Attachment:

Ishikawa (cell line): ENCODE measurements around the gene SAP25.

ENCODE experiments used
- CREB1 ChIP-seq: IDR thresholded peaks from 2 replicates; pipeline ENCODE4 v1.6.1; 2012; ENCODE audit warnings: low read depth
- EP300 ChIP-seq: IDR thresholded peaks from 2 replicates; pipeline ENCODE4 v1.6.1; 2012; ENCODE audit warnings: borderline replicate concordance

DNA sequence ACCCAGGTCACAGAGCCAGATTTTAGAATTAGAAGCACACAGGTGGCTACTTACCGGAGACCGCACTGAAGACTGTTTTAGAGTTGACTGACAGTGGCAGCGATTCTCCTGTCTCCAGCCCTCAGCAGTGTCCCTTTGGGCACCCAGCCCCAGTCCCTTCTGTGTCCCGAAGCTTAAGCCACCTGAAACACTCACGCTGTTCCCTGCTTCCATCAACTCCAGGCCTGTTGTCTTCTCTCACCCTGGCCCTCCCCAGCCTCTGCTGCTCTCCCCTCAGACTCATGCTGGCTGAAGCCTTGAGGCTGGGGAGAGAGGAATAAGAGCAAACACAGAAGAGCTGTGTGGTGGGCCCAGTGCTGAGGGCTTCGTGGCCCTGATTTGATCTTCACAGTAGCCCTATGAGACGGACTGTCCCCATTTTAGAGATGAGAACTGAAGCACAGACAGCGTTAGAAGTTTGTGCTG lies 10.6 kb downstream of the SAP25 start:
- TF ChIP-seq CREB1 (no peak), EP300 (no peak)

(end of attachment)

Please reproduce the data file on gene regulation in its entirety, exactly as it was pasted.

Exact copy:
Ishikawa (cell line): ENCODE measurements around the gene SAP25.

ENCODE experiments used
- CREB1 ChIP-seq: IDR thresholded peaks from 2 replicates; pipeline ENCODE4 v1.6.1; 2012; ENCODE audit warnings: low read depth
- EP300 ChIP-seq: IDR thresholded peaks from 2 replicates; pipeline ENCODE4 v1.6.1; 2012; ENCODE audit warnings: borderline replicate concordance

DNA sequence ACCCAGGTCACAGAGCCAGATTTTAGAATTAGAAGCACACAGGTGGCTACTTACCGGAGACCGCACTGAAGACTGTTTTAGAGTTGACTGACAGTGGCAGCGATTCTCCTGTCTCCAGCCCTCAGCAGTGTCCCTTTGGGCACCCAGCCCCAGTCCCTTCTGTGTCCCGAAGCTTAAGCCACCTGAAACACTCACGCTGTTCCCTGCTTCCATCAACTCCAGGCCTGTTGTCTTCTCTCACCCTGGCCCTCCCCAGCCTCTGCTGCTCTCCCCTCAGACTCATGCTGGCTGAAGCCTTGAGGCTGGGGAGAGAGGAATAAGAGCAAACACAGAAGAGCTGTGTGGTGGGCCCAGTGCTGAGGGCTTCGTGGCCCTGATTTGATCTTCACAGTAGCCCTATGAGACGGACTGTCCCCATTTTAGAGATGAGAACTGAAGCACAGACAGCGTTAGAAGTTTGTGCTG lies 10.6 kb downstream of the SAP25 start:
- TF ChIP-seq CREB1 (no peak), EP300 (no peak)